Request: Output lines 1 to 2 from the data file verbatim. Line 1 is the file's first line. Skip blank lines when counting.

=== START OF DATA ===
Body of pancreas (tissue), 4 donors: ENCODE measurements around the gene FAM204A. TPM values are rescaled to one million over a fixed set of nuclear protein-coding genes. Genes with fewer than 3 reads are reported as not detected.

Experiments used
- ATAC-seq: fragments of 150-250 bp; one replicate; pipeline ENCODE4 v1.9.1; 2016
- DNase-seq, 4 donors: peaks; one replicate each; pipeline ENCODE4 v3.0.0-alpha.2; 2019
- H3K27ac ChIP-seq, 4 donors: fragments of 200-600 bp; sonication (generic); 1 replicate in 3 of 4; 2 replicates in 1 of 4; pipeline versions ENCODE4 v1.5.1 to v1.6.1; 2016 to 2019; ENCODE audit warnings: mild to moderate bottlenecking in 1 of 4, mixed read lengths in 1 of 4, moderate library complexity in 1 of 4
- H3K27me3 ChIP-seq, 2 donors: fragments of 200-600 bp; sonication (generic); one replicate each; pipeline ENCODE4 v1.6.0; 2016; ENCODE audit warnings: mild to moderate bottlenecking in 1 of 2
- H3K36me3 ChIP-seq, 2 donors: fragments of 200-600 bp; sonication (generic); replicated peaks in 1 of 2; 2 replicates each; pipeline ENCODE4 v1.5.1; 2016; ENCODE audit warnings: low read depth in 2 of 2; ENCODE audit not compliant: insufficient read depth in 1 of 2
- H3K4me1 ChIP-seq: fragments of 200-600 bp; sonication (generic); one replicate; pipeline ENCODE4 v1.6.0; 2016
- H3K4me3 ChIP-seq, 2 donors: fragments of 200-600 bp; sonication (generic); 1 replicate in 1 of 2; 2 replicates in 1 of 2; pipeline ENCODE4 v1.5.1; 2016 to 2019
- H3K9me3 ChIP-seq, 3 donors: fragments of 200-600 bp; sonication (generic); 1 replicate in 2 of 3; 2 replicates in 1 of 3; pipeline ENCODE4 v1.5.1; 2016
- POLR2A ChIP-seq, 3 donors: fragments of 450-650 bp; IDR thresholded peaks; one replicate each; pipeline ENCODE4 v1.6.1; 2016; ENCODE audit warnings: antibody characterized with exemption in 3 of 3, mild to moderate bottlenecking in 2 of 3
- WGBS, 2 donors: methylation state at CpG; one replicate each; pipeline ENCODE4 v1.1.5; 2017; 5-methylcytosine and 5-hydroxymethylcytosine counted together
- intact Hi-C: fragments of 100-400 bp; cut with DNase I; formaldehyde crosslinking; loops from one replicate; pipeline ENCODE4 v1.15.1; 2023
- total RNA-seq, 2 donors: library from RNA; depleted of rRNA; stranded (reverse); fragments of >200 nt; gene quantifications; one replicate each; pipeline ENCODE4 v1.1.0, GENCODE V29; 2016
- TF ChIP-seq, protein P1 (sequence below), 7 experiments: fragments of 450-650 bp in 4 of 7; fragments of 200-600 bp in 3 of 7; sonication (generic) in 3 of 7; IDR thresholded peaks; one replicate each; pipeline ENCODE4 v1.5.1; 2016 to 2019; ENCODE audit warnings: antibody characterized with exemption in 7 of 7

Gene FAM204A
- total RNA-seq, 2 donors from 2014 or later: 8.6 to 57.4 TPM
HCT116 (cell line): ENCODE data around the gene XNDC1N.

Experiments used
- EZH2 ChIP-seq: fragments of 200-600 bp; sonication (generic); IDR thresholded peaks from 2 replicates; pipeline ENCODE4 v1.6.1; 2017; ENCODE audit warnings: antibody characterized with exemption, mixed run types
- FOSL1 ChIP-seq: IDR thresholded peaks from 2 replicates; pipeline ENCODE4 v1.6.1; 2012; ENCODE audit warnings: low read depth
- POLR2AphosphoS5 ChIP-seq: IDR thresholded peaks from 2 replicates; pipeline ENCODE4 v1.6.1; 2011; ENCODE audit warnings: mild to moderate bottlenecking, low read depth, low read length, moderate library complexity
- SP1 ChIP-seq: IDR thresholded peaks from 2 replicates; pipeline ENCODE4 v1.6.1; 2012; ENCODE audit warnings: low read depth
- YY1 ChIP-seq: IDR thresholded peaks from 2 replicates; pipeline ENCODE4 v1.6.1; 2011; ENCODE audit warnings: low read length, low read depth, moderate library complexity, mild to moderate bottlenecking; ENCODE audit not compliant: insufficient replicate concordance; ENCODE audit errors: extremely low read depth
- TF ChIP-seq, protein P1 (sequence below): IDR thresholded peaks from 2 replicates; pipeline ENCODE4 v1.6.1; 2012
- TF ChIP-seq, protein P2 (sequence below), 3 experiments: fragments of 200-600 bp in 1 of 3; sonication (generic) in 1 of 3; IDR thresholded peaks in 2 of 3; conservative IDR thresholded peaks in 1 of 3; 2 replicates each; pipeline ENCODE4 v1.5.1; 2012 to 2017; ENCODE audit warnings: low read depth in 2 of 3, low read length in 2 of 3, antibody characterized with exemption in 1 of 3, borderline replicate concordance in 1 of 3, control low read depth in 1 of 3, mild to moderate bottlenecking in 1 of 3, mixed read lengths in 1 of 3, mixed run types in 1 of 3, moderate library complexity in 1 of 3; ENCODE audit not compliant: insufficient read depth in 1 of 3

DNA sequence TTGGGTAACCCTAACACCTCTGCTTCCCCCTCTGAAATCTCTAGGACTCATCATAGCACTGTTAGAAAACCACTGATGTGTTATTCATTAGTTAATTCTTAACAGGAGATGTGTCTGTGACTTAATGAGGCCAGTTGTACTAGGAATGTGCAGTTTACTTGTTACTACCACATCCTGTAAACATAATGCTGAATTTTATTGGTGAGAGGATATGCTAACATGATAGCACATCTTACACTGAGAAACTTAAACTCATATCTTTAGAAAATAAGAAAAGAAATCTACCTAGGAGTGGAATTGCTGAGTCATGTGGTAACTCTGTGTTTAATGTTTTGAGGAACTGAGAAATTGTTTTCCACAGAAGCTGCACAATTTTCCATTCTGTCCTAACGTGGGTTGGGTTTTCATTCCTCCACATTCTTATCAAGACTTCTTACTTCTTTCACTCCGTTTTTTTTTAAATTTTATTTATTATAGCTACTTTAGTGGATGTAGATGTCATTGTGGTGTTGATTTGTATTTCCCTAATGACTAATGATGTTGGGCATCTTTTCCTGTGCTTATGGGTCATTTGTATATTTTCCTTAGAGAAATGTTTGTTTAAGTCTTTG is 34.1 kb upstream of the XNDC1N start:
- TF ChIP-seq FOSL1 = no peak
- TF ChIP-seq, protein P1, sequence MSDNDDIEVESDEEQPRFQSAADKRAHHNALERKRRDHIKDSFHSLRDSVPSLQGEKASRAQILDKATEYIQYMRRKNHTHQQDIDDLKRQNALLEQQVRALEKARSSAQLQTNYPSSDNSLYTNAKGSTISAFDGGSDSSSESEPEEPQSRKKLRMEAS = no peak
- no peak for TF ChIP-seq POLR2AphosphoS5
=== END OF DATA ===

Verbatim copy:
Body of pancreas (tissue), 4 donors: ENCODE measurements around the gene FAM204A. TPM values are rescaled to one million over a fixed set of nuclear protein-coding genes. Genes with fewer than 3 reads are reported as not detected.

Experiments used